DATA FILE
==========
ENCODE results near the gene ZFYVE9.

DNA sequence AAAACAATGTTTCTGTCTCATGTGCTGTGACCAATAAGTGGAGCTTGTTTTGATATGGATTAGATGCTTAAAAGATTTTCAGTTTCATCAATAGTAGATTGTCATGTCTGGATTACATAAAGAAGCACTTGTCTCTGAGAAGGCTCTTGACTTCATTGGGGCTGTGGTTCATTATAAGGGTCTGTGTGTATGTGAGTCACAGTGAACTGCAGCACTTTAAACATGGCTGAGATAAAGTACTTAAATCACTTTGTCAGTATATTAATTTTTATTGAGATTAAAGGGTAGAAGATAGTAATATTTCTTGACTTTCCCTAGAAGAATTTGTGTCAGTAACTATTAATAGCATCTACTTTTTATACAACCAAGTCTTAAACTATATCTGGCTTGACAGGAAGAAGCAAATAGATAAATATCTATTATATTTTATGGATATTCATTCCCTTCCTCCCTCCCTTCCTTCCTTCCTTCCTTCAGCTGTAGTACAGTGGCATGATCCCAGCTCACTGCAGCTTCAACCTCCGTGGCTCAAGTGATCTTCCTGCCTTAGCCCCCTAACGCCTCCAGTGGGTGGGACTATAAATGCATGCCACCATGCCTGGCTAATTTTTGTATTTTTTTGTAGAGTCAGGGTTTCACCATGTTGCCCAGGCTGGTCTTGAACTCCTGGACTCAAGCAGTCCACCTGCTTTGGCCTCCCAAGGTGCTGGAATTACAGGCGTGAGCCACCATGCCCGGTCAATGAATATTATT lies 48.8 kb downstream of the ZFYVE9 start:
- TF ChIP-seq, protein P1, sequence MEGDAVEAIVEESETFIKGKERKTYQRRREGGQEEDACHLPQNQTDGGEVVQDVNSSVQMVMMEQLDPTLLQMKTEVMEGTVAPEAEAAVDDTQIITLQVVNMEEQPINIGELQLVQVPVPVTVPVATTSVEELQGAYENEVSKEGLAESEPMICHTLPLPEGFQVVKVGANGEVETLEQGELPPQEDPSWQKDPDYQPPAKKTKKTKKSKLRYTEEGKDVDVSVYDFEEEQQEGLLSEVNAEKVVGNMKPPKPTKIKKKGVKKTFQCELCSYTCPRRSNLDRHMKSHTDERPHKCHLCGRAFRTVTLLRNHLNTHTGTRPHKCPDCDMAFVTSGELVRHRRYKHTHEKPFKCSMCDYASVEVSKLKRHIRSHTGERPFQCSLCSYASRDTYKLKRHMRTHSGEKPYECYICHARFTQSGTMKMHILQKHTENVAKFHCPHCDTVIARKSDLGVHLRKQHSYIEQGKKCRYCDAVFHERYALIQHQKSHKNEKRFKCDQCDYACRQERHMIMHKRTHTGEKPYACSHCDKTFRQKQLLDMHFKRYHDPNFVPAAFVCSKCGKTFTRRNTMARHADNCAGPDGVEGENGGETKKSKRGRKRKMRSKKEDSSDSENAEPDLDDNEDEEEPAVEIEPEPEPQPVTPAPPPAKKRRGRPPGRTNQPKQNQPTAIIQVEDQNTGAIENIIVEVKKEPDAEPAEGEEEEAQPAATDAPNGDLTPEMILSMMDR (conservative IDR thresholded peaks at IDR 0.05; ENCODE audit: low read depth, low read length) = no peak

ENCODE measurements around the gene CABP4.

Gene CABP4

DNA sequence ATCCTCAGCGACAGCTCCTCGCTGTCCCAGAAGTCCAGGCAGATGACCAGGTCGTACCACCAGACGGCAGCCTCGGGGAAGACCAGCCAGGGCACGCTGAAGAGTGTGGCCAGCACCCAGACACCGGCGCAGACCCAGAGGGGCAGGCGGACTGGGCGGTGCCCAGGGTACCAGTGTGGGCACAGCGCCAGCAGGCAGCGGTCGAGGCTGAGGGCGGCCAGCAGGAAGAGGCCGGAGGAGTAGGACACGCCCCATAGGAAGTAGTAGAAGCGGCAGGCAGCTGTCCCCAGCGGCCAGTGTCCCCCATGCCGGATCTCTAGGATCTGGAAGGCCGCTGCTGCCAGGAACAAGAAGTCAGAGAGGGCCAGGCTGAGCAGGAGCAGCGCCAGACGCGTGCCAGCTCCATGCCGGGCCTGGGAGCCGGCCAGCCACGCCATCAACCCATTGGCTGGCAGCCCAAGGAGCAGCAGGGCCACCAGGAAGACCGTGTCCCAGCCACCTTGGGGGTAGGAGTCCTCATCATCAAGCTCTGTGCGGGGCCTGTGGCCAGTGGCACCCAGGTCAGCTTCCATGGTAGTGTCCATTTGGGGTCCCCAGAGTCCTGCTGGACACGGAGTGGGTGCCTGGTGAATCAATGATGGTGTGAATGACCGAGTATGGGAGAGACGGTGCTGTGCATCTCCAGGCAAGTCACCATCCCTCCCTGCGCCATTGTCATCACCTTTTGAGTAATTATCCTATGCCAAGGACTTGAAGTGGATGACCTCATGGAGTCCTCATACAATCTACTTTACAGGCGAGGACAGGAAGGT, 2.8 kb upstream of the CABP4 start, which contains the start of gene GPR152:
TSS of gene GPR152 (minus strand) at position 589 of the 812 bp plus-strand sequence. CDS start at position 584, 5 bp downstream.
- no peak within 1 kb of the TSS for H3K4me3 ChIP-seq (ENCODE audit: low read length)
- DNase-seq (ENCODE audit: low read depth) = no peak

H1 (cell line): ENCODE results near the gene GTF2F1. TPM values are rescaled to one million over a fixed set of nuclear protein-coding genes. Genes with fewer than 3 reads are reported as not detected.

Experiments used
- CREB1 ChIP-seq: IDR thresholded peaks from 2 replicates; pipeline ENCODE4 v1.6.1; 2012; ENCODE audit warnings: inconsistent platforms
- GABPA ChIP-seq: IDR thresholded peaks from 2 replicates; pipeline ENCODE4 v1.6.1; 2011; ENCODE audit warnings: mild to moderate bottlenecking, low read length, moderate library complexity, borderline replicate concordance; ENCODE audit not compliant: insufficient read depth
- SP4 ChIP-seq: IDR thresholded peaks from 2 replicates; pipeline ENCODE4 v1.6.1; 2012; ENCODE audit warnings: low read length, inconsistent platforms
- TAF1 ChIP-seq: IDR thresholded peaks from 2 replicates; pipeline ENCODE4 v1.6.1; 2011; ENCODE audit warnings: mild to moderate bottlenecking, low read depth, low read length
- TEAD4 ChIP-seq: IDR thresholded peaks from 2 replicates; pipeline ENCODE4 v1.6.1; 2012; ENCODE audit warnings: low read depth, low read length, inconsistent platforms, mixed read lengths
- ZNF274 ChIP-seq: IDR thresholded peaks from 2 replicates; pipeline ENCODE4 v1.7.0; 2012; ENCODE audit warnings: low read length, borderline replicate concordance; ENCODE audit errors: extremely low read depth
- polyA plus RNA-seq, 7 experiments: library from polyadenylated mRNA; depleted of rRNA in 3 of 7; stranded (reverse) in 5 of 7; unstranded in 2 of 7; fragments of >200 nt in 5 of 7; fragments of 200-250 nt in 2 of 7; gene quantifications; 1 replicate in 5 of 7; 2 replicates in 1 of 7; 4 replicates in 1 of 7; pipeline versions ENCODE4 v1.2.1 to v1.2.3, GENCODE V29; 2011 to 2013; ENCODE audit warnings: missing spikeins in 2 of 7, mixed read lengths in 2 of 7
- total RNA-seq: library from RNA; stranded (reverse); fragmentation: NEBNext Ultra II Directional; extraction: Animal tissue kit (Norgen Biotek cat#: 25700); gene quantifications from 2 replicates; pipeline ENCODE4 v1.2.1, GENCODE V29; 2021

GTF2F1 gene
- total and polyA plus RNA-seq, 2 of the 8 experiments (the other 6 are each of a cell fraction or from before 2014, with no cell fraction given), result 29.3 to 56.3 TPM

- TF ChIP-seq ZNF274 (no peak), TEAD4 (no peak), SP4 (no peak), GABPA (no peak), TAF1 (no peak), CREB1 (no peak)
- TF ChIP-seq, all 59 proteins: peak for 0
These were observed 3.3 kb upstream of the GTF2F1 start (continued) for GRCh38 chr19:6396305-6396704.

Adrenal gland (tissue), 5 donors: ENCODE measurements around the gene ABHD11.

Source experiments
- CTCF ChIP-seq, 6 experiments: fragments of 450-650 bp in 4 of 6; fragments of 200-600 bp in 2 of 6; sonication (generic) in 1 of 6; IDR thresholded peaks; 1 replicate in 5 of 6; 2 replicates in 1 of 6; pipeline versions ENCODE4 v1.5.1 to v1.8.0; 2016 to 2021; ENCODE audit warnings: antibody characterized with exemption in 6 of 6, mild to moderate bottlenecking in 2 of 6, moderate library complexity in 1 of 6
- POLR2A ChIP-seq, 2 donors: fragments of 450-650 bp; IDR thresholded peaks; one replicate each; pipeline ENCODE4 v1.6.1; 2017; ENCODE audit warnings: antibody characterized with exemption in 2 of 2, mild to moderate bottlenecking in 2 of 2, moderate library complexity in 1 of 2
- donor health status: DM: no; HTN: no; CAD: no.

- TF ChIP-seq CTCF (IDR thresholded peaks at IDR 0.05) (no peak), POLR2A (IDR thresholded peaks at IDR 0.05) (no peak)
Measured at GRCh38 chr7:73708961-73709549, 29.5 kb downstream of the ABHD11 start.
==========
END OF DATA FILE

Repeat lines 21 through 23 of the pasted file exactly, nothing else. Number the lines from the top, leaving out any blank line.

- total and polyA plus RNA-seq, 2 of the 8 experiments (the other 6 are each of a cell fraction or from before 2014, with no cell fraction given), result 29.3 to 56.3 TPM

- TF ChIP-seq ZNF274 (no peak), TEAD4 (no peak), SP4 (no peak), GABPA (no peak), TAF1 (no peak), CREB1 (no peak)
- TF ChIP-seq, all 59 proteins: peak for 0